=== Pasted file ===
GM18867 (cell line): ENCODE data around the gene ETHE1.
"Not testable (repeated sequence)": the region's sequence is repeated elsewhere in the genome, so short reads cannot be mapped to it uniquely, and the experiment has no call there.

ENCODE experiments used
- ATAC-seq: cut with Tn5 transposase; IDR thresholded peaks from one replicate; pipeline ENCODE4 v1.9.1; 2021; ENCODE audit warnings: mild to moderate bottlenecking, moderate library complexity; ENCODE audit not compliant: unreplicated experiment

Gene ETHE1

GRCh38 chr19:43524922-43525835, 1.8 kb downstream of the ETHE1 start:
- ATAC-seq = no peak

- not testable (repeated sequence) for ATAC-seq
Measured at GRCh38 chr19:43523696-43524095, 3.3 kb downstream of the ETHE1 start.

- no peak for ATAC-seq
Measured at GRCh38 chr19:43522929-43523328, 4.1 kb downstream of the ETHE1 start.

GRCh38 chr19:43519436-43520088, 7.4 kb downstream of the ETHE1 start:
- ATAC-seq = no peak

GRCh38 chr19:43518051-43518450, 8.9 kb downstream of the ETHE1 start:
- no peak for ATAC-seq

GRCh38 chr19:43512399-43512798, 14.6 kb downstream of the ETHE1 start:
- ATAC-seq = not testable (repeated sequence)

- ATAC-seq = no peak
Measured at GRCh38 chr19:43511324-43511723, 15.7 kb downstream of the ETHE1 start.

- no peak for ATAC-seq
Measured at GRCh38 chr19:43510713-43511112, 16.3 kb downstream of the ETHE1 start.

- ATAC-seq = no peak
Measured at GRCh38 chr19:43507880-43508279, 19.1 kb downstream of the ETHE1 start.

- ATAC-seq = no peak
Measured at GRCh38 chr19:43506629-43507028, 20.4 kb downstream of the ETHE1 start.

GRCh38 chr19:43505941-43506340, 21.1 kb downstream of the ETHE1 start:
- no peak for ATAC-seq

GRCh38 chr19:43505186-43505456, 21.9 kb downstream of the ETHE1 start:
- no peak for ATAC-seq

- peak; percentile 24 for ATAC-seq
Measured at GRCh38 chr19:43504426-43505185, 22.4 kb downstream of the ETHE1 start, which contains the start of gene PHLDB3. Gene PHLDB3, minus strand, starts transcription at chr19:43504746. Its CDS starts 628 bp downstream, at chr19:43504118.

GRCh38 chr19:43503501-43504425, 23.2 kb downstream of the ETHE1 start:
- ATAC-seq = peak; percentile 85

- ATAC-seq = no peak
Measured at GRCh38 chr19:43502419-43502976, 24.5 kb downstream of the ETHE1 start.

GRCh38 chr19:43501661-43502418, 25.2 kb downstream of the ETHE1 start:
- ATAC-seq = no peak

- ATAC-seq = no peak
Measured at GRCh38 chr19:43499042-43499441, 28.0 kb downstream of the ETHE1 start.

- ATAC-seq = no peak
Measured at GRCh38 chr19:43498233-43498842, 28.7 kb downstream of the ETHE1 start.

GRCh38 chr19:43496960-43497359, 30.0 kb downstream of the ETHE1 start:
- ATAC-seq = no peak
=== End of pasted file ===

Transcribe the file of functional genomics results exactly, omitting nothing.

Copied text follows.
GM18867 (cell line): ENCODE data around the gene ETHE1.
"Not testable (repeated sequence)": the region's sequence is repeated elsewhere in the genome, so short reads cannot be mapped to it uniquely, and the experiment has no call there.

ENCODE experiments used
- ATAC-seq: cut with Tn5 transposase; IDR thresholded peaks from one replicate; pipeline ENCODE4 v1.9.1; 2021; ENCODE audit warnings: mild to moderate bottlenecking, moderate library complexity; ENCODE audit not compliant: unreplicated experiment

Gene ETHE1

GRCh38 chr19:43524922-43525835, 1.8 kb downstream of the ETHE1 start:
- ATAC-seq = no peak

- not testable (repeated sequence) for ATAC-seq
Measured at GRCh38 chr19:43523696-43524095, 3.3 kb downstream of the ETHE1 start.

- no peak for ATAC-seq
Measured at GRCh38 chr19:43522929-43523328, 4.1 kb downstream of the ETHE1 start.

GRCh38 chr19:43519436-43520088, 7.4 kb downstream of the ETHE1 start:
- ATAC-seq = no peak

GRCh38 chr19:43518051-43518450, 8.9 kb downstream of the ETHE1 start:
- no peak for ATAC-seq

GRCh38 chr19:43512399-43512798, 14.6 kb downstream of the ETHE1 start:
- ATAC-seq = not testable (repeated sequence)

- ATAC-seq = no peak
Measured at GRCh38 chr19:43511324-43511723, 15.7 kb downstream of the ETHE1 start.

- no peak for ATAC-seq
Measured at GRCh38 chr19:43510713-43511112, 16.3 kb downstream of the ETHE1 start.

- ATAC-seq = no peak
Measured at GRCh38 chr19:43507880-43508279, 19.1 kb downstream of the ETHE1 start.

- ATAC-seq = no peak
Measured at GRCh38 chr19:43506629-43507028, 20.4 kb downstream of the ETHE1 start.

GRCh38 chr19:43505941-43506340, 21.1 kb downstream of the ETHE1 start:
- no peak for ATAC-seq

GRCh38 chr19:43505186-43505456, 21.9 kb downstream of the ETHE1 start:
- no peak for ATAC-seq

- peak; percentile 24 for ATAC-seq
Measured at GRCh38 chr19:43504426-43505185, 22.4 kb downstream of the ETHE1 start, which contains the start of gene PHLDB3. Gene PHLDB3, minus strand, starts transcription at chr19:43504746. Its CDS starts 628 bp downstream, at chr19:43504118.

GRCh38 chr19:43503501-43504425, 23.2 kb downstream of the ETHE1 start:
- ATAC-seq = peak; percentile 85

- ATAC-seq = no peak
Measured at GRCh38 chr19:43502419-43502976, 24.5 kb downstream of the ETHE1 start.

GRCh38 chr19:43501661-43502418, 25.2 kb downstream of the ETHE1 start:
- ATAC-seq = no peak

- ATAC-seq = no peak
Measured at GRCh38 chr19:43499042-43499441, 28.0 kb downstream of the ETHE1 start.

- ATAC-seq = no peak
Measured at GRCh38 chr19:43498233-43498842, 28.7 kb downstream of the ETHE1 start.

GRCh38 chr19:43496960-43497359, 30.0 kb downstream of the ETHE1 start:
- ATAC-seq = no peak